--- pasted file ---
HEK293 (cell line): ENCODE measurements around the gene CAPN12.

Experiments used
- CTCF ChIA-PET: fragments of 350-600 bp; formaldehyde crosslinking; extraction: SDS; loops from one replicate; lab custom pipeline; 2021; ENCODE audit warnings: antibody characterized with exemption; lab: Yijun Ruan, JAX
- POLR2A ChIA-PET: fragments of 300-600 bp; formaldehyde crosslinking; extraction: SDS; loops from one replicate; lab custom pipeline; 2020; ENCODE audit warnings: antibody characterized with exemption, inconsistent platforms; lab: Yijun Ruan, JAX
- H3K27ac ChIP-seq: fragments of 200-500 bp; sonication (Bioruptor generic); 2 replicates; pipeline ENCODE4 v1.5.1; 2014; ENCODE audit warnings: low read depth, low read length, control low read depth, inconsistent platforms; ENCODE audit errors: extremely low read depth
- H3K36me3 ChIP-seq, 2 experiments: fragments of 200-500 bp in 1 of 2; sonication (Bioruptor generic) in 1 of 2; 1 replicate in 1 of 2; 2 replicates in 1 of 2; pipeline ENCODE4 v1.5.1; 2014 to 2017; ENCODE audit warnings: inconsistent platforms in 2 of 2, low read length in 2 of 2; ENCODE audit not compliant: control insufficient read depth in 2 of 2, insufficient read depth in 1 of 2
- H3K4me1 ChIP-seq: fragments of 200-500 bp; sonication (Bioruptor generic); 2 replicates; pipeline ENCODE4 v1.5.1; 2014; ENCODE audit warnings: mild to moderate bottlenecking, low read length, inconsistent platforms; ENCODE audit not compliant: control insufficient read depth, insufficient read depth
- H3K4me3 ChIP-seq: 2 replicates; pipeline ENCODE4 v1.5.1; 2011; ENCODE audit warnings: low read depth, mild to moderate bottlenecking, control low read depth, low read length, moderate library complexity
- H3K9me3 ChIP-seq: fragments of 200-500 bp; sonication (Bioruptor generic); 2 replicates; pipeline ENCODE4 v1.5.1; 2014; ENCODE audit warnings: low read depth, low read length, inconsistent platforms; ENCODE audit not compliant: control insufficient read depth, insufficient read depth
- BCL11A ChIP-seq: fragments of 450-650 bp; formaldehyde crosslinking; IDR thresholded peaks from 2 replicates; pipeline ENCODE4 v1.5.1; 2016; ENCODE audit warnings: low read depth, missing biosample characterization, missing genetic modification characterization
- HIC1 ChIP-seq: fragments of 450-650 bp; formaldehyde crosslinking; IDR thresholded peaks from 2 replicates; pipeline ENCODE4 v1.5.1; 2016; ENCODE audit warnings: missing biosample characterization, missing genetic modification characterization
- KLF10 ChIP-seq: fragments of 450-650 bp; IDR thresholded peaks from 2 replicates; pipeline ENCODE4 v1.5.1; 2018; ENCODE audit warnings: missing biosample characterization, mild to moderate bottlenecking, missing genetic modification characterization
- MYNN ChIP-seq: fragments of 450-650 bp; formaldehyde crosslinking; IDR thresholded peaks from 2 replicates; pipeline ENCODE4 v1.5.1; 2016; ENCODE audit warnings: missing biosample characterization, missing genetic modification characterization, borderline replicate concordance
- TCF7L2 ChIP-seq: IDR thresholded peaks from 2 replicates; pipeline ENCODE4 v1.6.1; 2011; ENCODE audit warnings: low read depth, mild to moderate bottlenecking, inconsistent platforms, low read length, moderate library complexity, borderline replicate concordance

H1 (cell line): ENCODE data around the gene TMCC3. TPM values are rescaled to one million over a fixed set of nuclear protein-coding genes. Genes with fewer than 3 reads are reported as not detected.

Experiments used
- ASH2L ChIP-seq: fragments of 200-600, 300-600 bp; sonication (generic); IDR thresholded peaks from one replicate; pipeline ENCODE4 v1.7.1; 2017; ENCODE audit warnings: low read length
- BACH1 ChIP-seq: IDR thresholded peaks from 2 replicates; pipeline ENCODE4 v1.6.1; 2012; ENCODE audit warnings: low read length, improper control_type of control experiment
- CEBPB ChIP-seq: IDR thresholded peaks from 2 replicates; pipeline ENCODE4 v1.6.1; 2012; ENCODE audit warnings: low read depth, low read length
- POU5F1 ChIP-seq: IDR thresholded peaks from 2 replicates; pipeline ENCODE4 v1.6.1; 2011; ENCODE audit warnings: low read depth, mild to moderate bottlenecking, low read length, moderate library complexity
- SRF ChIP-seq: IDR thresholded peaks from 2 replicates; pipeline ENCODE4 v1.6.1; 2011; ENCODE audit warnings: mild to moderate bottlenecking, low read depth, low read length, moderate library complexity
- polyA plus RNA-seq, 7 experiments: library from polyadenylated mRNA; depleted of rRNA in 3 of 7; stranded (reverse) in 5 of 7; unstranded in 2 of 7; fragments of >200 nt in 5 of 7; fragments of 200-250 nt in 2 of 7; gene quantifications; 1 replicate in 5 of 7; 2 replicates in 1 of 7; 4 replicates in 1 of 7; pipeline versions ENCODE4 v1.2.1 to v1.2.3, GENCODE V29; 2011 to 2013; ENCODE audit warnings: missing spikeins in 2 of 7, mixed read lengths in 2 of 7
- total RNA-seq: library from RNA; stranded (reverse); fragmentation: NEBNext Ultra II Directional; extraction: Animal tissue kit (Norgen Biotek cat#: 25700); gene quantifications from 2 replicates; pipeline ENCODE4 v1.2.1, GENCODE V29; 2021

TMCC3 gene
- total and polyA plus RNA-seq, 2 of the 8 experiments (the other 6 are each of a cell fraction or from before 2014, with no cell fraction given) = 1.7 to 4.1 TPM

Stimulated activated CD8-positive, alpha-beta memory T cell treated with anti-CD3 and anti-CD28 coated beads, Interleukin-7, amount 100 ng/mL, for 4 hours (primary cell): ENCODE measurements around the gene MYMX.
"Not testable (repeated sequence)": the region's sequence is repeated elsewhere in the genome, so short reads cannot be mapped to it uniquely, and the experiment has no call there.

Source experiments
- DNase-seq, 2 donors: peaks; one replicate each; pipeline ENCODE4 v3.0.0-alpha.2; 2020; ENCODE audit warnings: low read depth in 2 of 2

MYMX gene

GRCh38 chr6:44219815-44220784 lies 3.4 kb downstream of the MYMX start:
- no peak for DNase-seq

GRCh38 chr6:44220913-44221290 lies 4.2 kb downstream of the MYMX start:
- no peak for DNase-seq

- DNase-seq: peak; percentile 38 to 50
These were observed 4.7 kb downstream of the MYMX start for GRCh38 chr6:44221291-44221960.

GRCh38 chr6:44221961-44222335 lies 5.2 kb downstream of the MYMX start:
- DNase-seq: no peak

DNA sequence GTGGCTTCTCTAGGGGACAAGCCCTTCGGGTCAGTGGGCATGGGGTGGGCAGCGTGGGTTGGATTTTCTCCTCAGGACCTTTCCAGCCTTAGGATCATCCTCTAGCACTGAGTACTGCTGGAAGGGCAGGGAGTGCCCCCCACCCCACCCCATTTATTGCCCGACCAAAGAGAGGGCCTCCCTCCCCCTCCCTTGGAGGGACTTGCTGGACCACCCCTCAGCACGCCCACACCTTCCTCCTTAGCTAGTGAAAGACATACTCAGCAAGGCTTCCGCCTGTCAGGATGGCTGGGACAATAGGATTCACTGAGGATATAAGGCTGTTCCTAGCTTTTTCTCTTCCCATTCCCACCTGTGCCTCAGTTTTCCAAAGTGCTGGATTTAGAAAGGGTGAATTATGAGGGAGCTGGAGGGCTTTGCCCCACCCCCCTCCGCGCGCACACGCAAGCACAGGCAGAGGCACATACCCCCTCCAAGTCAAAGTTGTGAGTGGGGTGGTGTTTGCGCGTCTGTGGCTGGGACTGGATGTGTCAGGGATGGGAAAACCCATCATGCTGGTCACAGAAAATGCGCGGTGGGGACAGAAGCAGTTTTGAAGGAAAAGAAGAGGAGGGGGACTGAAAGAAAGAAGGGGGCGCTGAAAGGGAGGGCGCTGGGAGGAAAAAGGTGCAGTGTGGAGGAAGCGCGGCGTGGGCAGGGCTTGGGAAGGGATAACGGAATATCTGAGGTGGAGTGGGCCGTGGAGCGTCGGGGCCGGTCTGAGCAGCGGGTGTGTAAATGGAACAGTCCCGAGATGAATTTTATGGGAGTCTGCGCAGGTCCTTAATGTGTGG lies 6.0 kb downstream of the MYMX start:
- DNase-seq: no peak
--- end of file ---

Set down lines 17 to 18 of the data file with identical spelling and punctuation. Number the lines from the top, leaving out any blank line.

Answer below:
- ASH2L ChIP-seq: fragments of 200-600, 300-600 bp; sonication (generic); IDR thresholded peaks from one replicate; pipeline ENCODE4 v1.7.1; 2017; ENCODE audit warnings: low read length
- BACH1 ChIP-seq: IDR thresholded peaks from 2 replicates; pipeline ENCODE4 v1.6.1; 2012; ENCODE audit warnings: low read length, improper control_type of control experiment